Situated a short distance north of the grand St Pancras railway station is St. Pancras Churchyard, a quiet public park that was completely deserted when I visited on a cold Saturday afternoon.
Tucked away close to the railway lines is the remarkable sight of an ash tree intertwined with rows of gravestones, known as the Hardy Tree.
What was Hardy doing here?
A plaque next to the tree explains that the famed novelist and poet Thomas Hardy (1840-1928) studied architecture in London from 1862-67 under the Gothic supremo Arthur Blomfield before moving on to full time writing.
The plaque continues:
During the 1860s the Midland Railway line was being built over part of the original St. Pancras Churchyard. Blomfield was commissioned by the Bishop of London to supervise the proper exhumation of human remains and dismantling of tombs.
He passed this unenviable task to his protegé Thomas Hardy in. c.l865. Hardy would have spent many hours in St. Pancras Churchyard during the construction of the railway, overseeing the careful removal of bodies and tombs from the land on which the railway was being built.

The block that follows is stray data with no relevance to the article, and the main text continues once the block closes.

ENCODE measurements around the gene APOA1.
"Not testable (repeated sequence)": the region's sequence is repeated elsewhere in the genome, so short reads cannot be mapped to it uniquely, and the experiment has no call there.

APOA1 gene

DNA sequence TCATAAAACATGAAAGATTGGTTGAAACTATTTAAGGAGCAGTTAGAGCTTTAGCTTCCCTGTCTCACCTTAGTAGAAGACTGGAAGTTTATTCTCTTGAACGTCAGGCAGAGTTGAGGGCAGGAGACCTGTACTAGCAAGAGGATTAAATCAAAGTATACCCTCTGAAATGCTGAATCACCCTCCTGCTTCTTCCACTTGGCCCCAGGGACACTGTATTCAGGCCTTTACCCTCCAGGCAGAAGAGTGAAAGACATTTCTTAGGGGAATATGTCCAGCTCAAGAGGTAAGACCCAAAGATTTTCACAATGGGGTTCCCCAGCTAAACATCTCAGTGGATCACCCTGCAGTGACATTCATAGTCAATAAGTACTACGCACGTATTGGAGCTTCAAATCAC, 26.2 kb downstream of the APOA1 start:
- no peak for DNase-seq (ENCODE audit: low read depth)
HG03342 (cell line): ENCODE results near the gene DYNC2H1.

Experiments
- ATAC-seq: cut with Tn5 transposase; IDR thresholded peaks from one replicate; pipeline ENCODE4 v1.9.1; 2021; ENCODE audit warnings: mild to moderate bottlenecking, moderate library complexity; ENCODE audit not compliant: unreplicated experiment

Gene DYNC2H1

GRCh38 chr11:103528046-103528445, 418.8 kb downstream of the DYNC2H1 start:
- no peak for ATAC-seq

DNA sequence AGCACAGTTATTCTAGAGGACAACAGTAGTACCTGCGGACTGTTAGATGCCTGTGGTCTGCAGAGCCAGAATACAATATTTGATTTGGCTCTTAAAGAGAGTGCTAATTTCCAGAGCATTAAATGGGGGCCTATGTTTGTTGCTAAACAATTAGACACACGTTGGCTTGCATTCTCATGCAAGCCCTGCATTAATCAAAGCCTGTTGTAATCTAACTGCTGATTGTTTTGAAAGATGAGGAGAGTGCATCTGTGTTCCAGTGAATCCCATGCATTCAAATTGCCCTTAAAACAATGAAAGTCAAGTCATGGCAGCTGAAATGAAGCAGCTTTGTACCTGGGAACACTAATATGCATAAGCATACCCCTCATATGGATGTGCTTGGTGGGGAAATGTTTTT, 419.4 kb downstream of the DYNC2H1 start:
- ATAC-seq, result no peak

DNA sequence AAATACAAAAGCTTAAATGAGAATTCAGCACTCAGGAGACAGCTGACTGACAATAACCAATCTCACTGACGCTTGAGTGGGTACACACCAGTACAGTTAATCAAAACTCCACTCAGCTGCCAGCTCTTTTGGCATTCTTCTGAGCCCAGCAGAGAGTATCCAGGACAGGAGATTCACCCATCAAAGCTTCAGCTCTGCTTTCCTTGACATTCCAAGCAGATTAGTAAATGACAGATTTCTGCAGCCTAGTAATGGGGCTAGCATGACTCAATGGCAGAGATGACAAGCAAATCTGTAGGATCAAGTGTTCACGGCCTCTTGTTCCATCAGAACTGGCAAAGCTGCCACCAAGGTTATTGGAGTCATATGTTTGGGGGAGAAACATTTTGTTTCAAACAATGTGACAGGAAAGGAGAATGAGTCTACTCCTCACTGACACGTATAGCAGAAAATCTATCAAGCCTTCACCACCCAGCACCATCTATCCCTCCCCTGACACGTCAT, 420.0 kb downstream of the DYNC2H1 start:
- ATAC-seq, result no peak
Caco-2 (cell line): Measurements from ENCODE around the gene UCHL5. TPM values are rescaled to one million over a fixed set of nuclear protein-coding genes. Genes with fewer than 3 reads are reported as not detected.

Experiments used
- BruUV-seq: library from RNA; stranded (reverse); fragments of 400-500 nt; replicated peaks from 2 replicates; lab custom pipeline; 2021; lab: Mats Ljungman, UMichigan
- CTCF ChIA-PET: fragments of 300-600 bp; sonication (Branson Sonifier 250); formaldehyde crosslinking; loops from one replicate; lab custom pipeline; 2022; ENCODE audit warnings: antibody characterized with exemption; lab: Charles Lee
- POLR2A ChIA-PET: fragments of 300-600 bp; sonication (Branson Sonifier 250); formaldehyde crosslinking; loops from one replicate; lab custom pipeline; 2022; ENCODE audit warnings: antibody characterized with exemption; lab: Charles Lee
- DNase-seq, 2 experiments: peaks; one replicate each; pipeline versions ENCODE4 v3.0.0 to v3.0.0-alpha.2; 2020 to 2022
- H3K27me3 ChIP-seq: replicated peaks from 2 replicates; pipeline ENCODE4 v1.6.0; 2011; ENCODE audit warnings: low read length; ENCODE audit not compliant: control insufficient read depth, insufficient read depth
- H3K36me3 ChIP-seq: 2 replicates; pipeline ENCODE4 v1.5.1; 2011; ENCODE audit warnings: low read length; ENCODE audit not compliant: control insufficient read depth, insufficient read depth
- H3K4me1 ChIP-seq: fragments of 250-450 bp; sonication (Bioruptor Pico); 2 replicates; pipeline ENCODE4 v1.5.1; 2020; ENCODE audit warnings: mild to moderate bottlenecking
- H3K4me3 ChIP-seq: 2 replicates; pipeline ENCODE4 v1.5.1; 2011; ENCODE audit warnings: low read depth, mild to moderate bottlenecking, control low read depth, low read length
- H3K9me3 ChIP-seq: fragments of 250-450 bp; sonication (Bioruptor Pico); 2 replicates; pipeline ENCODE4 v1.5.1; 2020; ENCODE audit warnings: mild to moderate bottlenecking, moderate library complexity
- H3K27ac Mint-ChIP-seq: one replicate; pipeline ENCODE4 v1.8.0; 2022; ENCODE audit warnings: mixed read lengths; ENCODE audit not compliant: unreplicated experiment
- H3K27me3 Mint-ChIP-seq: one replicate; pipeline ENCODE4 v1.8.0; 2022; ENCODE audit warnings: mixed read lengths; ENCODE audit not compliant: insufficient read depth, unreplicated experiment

The headstones around this ashtree (Fraxinus excelsior) would have been placed here about that time. Note how the tree has since grown in amongst the stones.
A few years before Hardy’s involvement here, Charles Dickens makes reference to Old St. Pancras Churchyard in his Tale of Two Cities(1859), as the churchyard in which Roger Cly was buried and where Gerry Cruncher was known to ‘fish’ (a 19C term for tomb robbery and body snatching).